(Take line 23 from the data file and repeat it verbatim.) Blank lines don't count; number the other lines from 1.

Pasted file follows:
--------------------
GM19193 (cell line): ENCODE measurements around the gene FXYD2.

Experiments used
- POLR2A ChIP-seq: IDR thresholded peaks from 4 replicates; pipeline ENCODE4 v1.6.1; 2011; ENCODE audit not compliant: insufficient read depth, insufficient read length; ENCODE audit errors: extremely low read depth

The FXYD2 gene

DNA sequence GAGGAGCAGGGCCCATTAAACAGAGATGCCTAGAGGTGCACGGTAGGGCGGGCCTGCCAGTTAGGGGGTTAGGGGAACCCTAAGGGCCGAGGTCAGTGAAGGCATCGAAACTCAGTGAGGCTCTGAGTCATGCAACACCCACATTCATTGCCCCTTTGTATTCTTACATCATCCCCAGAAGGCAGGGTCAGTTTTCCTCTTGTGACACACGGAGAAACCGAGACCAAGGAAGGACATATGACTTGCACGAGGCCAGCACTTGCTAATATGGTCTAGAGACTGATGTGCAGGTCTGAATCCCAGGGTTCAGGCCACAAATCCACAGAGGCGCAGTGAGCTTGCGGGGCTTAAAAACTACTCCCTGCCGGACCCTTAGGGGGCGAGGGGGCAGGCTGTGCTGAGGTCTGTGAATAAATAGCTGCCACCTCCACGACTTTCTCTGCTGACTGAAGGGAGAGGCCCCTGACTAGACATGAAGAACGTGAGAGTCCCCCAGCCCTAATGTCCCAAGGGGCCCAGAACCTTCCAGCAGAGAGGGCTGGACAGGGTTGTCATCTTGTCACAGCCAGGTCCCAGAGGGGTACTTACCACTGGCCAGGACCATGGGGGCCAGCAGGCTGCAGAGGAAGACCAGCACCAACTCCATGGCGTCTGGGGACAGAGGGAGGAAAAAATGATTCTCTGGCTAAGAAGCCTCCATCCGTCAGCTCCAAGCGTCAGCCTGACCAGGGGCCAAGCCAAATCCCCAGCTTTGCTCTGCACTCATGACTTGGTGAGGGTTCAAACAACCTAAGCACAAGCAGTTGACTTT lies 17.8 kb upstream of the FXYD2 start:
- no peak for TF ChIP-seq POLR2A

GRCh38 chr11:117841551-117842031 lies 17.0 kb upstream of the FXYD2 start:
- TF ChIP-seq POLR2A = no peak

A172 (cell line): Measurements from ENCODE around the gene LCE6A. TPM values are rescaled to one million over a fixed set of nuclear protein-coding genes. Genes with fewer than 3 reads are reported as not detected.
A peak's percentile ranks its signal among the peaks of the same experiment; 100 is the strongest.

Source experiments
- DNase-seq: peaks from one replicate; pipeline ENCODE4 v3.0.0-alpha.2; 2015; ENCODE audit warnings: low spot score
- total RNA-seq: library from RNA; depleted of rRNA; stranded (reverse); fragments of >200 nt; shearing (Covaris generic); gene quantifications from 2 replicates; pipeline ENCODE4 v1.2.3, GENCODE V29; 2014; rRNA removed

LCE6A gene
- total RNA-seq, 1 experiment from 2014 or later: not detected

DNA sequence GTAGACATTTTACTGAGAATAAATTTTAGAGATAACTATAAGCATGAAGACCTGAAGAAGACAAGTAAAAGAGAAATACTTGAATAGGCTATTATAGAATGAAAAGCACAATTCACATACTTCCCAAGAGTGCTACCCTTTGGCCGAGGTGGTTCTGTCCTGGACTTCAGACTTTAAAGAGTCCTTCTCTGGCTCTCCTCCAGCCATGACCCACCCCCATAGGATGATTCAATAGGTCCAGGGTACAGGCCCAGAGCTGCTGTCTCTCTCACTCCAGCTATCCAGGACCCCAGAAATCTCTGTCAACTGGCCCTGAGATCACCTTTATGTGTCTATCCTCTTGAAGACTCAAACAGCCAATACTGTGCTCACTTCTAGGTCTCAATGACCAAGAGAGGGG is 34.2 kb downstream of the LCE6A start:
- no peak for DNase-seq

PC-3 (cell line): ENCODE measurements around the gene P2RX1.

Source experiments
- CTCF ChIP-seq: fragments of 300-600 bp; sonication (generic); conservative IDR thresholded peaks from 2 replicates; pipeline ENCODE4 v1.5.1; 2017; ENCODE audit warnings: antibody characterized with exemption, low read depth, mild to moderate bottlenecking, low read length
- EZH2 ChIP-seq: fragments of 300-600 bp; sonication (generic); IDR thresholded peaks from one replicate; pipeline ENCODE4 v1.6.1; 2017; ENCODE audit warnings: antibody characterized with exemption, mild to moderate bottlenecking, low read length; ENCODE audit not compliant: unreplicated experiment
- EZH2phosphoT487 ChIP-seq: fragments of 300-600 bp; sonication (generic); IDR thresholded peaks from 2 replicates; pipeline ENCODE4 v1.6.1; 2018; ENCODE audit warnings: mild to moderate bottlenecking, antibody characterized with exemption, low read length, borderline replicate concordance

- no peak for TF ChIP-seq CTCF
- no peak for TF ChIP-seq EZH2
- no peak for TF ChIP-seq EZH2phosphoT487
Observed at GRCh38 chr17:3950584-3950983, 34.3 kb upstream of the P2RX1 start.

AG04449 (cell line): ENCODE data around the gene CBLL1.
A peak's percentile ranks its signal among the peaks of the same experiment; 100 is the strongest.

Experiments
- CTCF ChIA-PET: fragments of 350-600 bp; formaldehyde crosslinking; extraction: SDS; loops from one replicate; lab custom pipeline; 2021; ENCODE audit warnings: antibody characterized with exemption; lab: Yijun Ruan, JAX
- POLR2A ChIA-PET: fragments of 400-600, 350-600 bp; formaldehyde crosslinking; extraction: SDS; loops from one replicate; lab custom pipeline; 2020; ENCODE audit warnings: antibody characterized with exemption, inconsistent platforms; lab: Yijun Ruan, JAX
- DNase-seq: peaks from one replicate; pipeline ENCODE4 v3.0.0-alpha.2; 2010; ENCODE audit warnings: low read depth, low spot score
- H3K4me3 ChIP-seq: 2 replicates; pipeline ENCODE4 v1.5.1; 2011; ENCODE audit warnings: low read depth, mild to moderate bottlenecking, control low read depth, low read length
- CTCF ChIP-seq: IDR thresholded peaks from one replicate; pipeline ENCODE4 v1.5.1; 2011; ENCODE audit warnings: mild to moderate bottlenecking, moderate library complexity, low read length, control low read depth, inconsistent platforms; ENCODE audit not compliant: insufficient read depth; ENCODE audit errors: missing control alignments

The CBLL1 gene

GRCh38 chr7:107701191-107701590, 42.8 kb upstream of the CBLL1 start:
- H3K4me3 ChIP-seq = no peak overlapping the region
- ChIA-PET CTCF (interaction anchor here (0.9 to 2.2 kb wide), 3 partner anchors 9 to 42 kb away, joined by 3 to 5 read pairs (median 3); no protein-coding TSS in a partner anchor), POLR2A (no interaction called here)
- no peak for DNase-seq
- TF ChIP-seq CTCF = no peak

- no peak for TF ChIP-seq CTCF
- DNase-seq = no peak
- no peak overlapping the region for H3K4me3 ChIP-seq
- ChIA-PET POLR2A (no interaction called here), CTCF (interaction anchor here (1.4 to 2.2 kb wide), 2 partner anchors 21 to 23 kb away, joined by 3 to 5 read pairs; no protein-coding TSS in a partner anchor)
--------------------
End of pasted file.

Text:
- no peak for TF ChIP-seq CTCF